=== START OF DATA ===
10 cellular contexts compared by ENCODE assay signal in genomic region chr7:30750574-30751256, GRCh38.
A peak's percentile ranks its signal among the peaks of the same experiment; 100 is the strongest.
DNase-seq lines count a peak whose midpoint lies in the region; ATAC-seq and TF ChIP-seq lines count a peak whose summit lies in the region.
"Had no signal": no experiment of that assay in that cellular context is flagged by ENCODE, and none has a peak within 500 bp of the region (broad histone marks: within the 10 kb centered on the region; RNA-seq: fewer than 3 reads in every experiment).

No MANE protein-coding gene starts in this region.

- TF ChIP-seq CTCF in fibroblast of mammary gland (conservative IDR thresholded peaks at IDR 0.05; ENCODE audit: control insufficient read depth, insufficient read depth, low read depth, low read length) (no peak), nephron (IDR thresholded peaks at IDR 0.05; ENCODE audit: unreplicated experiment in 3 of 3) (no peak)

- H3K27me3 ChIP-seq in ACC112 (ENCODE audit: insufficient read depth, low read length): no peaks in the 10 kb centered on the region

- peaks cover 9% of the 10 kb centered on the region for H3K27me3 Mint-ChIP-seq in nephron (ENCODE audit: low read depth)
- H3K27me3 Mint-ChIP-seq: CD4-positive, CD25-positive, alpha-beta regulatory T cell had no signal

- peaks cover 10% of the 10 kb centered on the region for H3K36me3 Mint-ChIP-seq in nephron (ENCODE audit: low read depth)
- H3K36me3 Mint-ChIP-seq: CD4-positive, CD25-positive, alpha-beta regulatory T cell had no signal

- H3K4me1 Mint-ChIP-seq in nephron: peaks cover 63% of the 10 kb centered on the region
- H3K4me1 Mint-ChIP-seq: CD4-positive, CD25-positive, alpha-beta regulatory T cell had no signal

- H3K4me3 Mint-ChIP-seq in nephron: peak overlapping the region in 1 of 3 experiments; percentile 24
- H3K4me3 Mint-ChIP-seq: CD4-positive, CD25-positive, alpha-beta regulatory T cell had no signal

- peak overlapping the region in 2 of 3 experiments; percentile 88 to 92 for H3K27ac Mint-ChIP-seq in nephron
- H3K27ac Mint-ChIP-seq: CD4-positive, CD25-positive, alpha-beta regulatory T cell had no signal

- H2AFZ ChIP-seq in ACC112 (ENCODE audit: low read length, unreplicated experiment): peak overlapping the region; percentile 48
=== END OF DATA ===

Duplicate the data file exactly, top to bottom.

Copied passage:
10 cellular contexts compared by ENCODE assay signal in genomic region chr7:30750574-30751256, GRCh38.
A peak's percentile ranks its signal among the peaks of the same experiment; 100 is the strongest.
DNase-seq lines count a peak whose midpoint lies in the region; ATAC-seq and TF ChIP-seq lines count a peak whose summit lies in the region.
"Had no signal": no experiment of that assay in that cellular context is flagged by ENCODE, and none has a peak within 500 bp of the region (broad histone marks: within the 10 kb centered on the region; RNA-seq: fewer than 3 reads in every experiment).

No MANE protein-coding gene starts in this region.

- TF ChIP-seq CTCF in fibroblast of mammary gland (conservative IDR thresholded peaks at IDR 0.05; ENCODE audit: control insufficient read depth, insufficient read depth, low read depth, low read length) (no peak), nephron (IDR thresholded peaks at IDR 0.05; ENCODE audit: unreplicated experiment in 3 of 3) (no peak)

- H3K27me3 ChIP-seq in ACC112 (ENCODE audit: insufficient read depth, low read length): no peaks in the 10 kb centered on the region

- peaks cover 9% of the 10 kb centered on the region for H3K27me3 Mint-ChIP-seq in nephron (ENCODE audit: low read depth)
- H3K27me3 Mint-ChIP-seq: CD4-positive, CD25-positive, alpha-beta regulatory T cell had no signal

- peaks cover 10% of the 10 kb centered on the region for H3K36me3 Mint-ChIP-seq in nephron (ENCODE audit: low read depth)
- H3K36me3 Mint-ChIP-seq: CD4-positive, CD25-positive, alpha-beta regulatory T cell had no signal

- H3K4me1 Mint-ChIP-seq in nephron: peaks cover 63% of the 10 kb centered on the region
- H3K4me1 Mint-ChIP-seq: CD4-positive, CD25-positive, alpha-beta regulatory T cell had no signal

- H3K4me3 Mint-ChIP-seq in nephron: peak overlapping the region in 1 of 3 experiments; percentile 24
- H3K4me3 Mint-ChIP-seq: CD4-positive, CD25-positive, alpha-beta regulatory T cell had no signal

- peak overlapping the region in 2 of 3 experiments; percentile 88 to 92 for H3K27ac Mint-ChIP-seq in nephron
- H3K27ac Mint-ChIP-seq: CD4-positive, CD25-positive, alpha-beta regulatory T cell had no signal

- H2AFZ ChIP-seq in ACC112 (ENCODE audit: low read length, unreplicated experiment): peak overlapping the region; percentile 48